Abracadabra: Books are Magazines
The Magician stands on stage and invites a volunteer from the audience to lend him something. Not a piece of jewelry, or a dollar bill, but a book. The volunteer—an author—hands him a copy of his latest tome. The Magician places it on a stand and waves a hand at it. “Behold, a book.” He then drapes a scarlet silk over it. He waves his wand, utters the word, “Abracadabra,” with great solemnity, and whisks the silk away.
“Behold,” he says with a smile, “a magazine!”
The audience applauds, but the author is stunned. That’s not a magazine, that’s a book! There’s no magic there, there was no trick. It’s a book, and a book is a book, right?
Alas, a book becomes a magazine when it’s marketed as a magazine. I’ve mentioned this before, but it’s important enough to break it down completely:
1) Borders is gone. You may have heard that. It was in the papers (and blogs). Retail book shelf space in the United States dropped by at least a third.
2) Barnes & Noble has stripped out retail book shelf space for their Nook Boutiques. They’re pushing their reading machines hard, offering special deals if you bring the devices into the store to buy things.
3) The reduced shelf-space means that backlist titles are not being stocked in any depth. There are many authors, myself included, who used to have a foot or more of shelf-space in stores, but who can’t even find their most recent books in stores. New books get a month or two, if the author sells. If not, *poof* gone. (This latter situation is not unusual and hasn’t been for years.)
4) The reduced shelf-space in Barnes & Noble results in an interesting situation. You go into the store to get a book that came out two months ago. It’s not on the shelf. You ask a staffer and get told, “Well, I can order it for you from our warehouse and you’ll have it in a week, or you can order it right now for your Nook.” (You get to choose, they win either way, but the immediacy of ebook delivery is a huge plus.)
5) This shift in economics breaks out this way for physical book sales. Publishers are not going to be going back to press for books unless the sales in the first two weeks shows they grossly underestimated the demand for physical copies. This is especially true for hardbacks and trade paperbacks, where mass market editions can be used to soak up any physical demand. All backlist demand can be shifted to ebooks, where the customer is being charged the same price as for the physical book, but the publisher and retailer avoid production, warehousing, shipping and stocking costs. For those readers who simply must have a physical copy during this time, POD solutions will suffice.
This scenario is not a “someday” thing: it’s here. Expect to see the window for mass market editions of books to start creeping forward, closing that customary year gap. Barnes & Noble is fully invested in the Nook and ebooks, so their motivation is to push the format which saves them money and tethers readers to their online store through their devices.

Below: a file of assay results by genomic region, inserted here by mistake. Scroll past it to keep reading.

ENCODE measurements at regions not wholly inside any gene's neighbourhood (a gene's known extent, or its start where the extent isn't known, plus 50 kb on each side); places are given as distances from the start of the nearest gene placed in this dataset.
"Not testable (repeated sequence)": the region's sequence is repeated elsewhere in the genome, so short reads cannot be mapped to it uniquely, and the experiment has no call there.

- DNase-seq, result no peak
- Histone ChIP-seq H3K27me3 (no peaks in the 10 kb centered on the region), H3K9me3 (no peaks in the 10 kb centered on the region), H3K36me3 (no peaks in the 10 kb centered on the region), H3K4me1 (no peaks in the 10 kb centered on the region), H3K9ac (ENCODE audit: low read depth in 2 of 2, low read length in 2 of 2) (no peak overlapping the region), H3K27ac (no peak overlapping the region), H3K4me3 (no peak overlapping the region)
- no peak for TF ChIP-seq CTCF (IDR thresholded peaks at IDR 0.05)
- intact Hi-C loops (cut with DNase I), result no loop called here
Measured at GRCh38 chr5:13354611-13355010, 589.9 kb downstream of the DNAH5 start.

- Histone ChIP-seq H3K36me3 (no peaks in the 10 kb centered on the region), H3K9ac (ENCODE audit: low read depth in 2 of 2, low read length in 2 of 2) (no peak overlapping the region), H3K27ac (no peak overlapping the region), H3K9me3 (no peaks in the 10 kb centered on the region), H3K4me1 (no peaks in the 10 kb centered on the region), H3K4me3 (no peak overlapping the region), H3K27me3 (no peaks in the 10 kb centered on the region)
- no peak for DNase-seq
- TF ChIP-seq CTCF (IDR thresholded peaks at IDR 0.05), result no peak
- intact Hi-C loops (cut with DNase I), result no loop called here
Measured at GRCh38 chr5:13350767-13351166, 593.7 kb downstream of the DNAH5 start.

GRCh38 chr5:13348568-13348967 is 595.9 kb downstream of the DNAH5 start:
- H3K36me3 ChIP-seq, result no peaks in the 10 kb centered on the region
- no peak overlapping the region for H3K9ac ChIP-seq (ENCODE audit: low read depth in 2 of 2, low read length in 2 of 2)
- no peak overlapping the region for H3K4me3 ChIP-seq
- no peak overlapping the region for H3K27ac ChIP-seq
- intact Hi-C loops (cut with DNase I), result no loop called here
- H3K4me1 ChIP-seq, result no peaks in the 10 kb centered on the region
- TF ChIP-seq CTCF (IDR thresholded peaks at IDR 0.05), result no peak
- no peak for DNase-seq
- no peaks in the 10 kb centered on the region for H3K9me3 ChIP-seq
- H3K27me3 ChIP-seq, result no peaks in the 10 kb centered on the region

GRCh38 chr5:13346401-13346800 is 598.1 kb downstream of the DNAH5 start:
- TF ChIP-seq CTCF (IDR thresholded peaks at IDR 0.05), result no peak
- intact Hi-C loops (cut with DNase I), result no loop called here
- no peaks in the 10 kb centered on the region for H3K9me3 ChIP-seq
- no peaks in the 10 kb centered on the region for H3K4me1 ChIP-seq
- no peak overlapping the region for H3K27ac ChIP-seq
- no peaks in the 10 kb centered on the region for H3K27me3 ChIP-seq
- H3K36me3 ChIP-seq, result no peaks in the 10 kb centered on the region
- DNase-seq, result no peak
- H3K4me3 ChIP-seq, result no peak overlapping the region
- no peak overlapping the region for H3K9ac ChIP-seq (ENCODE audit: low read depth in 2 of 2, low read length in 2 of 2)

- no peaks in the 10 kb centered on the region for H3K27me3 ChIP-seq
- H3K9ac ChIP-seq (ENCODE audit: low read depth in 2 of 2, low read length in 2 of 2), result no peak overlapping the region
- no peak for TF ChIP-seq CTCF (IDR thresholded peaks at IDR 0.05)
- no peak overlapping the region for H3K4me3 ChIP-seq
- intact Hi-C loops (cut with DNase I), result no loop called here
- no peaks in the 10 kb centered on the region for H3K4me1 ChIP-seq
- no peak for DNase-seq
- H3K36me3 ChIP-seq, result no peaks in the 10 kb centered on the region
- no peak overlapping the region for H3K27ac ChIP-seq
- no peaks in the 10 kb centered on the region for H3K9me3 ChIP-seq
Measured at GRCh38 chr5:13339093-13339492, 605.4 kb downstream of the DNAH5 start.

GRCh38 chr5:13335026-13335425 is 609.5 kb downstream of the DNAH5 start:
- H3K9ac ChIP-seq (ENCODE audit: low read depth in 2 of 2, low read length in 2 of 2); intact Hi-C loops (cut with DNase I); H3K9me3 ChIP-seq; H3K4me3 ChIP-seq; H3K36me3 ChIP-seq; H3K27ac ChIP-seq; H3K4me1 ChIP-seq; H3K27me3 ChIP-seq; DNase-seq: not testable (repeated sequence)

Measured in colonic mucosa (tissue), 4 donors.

What does this mean for authors?
Well, that dream of seeing a dump display filled with your books is pretty much dead. Finding a single copy of your books on a shelf will be a welcome surprise, not an event to be dreaded. Being able to walk into a bookstore and pointing to your books to prove you’re an author is no longer going to be possible. That won’t matter, though. Folks will just look you up on their readers or smartphones.
This is not a dreary picture for authors. Not at all. In fact, it’s great. We have publishers and book retailers training readers to go to the Internet or an App to look for our books. A simple search will find you, and it will also provide a long list of your other books. Readers, as we know, will buy most everything by an author if they like her work. The new model is pointing readers to all of the books you have listed in online stores—no matter who publishes it.
This means the books you sell yourself get listed there side by side with everything else. This means readers have the opportunity to buy the books you’re self-publishing instantly. Book retailers and publishers are pointing customers directly at you, customers who have money burning a hole in their pockets, customers who love your work. I’m liking being tossed in that brier patch.
So, how do writers screw this up?
Simple: they refuse to play. Writers screw it up by leaving their backlist in a file box and not making it available.
Books are magazines. I know some folks will resist this idea—primarily those who are wholly invested in the status quo. Above I’ve pointed out my reasons for my conclusion, and authors are welcome to check my reasoning for themselves. I heartily recommend you have royalty statements handy when you do so. (And a bottle of Pepto.) The details get ugly, and the conclusion is undeniable. (If you want to be really depressed, do the checking at a B&N, in the coffee salon, right behind the Nook Emporium, which is usually left of the gift shop, right there, up front, before you actually get to any books.)
If you pretend the old market system still exists, you prevent yourself from making a living in the new world. It’s a choice, not a wise one, but a choice. It’s a choice based in fear, and if you’re inclined toward making it, do yourself the favor of considering the following: Which frightens you more, having to learn new things so you can cope with the future, or having your dreams of having your writing bought, read and appreciated die? Every writer I know is smart enough to learn new things, and rightfully dreads the the latter scenario.
As the market changes, and as methods by which our books are sold changes, we have to be smart and take responsibility for securing our own future. Books as magazines has one huge advantage: readers will get more volume and since traditional publishers are not built to handle the increased volume we can all generate, authors win.